(FORTUNE Magazine) – Americans are so aware of their weight that even brownies on the grocery shelves cry "fat free" to catch the attention of the righteous, and closets across the land are stocked with jogging shoes. So the U.S. must be shedding ugly pounds by the millions, right? Unfortunately, no. The surprising and depressing reality is that the nation's collective girth has ballooned over the past decade and a half. When Americans stepped on the scale in 1980, a quarter were overweight. Now the rolls of the fat have swollen to one-third of the population.

But there's also some soothing news for the nation's bulging paunch. Many medical experts believe they have found a safe and effective weapon against obesity in a selection of drugs. One treatment has become so popular that physicians have quadrupled the number of prescriptions they write for it. In the next year or so, the Food and Drug Administration--so cautious that it hasn't approved a new diet drug in 23 years--may allow several new ones to go on the market. And just over the horizon, maybe, is an innovative generation of treatments based on accumulating knowledge about the genetic roots of obesity.

The potential for the pharmaceutical industry is enormous. Consider: About 58 million adults carry enough extra weight to put them at some health risk. Not all of them will want--or qualify for--drug treatment, but enough will so that Wall Street is smelling the bacon. When scientists working on a gene owned by Amgen announced in July a protein that made mice lose weight, the market capitalization of the dynamic biotech company jumped by over $900 million, to $11.2 billion.

What's driving this new enthusiasm for drugs is a growing conviction among many doctors that obesity is a disease. Backing them up is increasing evidence that genetic factors account for a sizable part of the national obesity crisis. Many people seem to be genetically misprogrammed for an era of abundance; they lack the internal signals by which body and mind tell each other that the danger of starvation is long past--so drop the forks.

Because obesity is an illness, these authorities maintain, it makes sense to treat the condition not solely with diet and exercise but in many cases with drugs as well. What they have in mind is not just a quick series of pills to trim some pounds off. They want to prescribe long-term, perhaps lifetime, drug therapies, just as they might for hypertension. Obesity's victims, these doctors hope, will not only be able to take pounds off but will also keep them off forever.

What does one have to weigh to qualify as obese? That's difficult to say. Doctors have no precise definition of obesity. But if you think the paunch you've acquired or the hips you've padded since college are harmless, pay attention. Many medical experts maintain that if you have swollen to 20% above your ideal weight, you are living in a dangerous zone. "If we could get the entire population within 20% of ideal weight, we'd probably have 80% fewer cases of diabetes, which is a leading cause of kidney failure and heart disease," says Dr. Louis Aronne, director of the weight-loss center at prestigious New York Hospital--Cornell Medical Center. As many as 300,000 early deaths might be prevented annually--far more than the number dying each year from AIDS, drug abuse, and other high-profile killers--and the nation's health bill might drop by $70 billion.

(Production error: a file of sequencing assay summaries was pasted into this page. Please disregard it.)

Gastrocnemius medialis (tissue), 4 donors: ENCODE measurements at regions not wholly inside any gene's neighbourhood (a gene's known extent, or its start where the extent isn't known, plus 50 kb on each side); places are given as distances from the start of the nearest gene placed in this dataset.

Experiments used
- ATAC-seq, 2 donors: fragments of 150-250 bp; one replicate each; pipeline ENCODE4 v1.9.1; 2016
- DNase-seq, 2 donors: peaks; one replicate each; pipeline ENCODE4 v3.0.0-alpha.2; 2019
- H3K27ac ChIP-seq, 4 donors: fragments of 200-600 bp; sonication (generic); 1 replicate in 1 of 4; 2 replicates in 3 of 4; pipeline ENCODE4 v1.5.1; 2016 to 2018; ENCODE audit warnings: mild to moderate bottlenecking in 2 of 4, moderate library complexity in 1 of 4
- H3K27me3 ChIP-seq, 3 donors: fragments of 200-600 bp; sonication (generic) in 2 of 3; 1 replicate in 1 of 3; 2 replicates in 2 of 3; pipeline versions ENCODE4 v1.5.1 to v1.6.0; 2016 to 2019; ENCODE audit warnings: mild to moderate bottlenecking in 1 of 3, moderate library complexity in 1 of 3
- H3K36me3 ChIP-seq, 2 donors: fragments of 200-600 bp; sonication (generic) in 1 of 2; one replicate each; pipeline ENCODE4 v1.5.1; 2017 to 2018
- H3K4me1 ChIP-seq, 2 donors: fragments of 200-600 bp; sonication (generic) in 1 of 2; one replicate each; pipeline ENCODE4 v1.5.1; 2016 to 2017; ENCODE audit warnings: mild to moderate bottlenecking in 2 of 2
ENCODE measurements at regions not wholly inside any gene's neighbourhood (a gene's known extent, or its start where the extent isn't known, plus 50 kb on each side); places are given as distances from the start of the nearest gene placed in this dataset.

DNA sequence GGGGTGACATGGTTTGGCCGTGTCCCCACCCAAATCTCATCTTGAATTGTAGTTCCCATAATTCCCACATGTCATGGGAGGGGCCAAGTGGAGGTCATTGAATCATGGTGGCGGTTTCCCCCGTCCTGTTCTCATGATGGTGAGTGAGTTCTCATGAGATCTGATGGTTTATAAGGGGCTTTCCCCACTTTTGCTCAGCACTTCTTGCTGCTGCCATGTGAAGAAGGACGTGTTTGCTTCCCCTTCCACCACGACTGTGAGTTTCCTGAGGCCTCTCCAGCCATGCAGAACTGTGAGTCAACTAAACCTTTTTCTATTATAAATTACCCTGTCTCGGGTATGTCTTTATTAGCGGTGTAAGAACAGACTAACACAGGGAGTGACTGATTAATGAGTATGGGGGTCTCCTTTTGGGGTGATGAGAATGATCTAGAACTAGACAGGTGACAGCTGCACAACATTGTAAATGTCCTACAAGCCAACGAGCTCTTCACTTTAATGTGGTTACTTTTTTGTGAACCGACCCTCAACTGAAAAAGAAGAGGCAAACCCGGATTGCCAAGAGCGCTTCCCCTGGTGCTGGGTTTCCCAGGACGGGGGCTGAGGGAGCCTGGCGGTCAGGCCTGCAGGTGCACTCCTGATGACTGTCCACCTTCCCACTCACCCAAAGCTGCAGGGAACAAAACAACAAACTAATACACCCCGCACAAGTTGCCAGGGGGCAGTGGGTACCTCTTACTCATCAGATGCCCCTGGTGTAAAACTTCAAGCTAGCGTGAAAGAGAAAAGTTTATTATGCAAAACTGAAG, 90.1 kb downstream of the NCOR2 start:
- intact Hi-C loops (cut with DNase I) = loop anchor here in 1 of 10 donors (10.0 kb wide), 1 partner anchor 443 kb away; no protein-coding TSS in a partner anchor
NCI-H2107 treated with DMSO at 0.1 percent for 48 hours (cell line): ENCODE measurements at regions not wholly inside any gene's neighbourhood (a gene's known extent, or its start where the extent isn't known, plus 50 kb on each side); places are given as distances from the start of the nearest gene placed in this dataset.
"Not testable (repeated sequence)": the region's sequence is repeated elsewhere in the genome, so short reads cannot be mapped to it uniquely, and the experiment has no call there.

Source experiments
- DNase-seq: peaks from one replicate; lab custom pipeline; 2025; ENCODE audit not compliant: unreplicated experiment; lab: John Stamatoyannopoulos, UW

The overweight men and women flocking to places like Biochemical Medical Care certainly feel pill-assisted slimming is just what the doctor should have ordered years ago. Housed in a nondescript gray-brick building in Monsey, New York, a leafy hamlet 25 miles from New York City, Biochemical is one of a number of recently opened weight-loss clinics that specialize in treating obesity with "fen-phen," a combination of the drugs fenfluramine and phentermine. Fenfluramine boosts serotonin, the same brain chemical that Prozac enhances to elevate mood, while phentermine mimics other substances in the brain. Together the medicines suppress appetite and speed the burning of calories. Fen-phen has rapidly emerged over the past three years as the heavy artillery in the battle of the bulge. Since Biochemical opened in March, some 700 people have signed on to its program, says co-founder Dr. Ronald DiScenza. Most return every few weeks for examinations and additional supplies of the prescription drugs.

On a recent evening Howard Hutson, 39, briskly strode into the clinic 69 pounds lighter than on his first visit in July, and sat down to wait for an exam with a dozen other determined-looking patients. He's hoping to subtract another 150 pounds from the 381 still straining his 6-foot 3-inch frame--a reasonable goal, he believes, now that fen-phen has checked his food cravings. Says he: "My main problem was always snacking and watching TV. Now I've started to push food away before finishing it."

Not everyone in the medical community is applauding the new therapies. Conservatives are aghast, worried that the new drugs are, in fact, more snake oil from the shamans of lite. Their concerns are understandable. A few decades ago amphetamines--"uppers" or "speed" as they're known in street slang--were widely prescribed to control weight. Patients got prettier figures but paid for them with raw nerves, higher pulse rates, and sleepless nights, symptoms that may have offset the medical benefits of fewer pounds. Conservatives also point out that risky as amphetamines were, they were generally prescribed only for temporary use. Advocates of new drug treatments leave open the possibility that the medicines will be prescribed for a lifetime.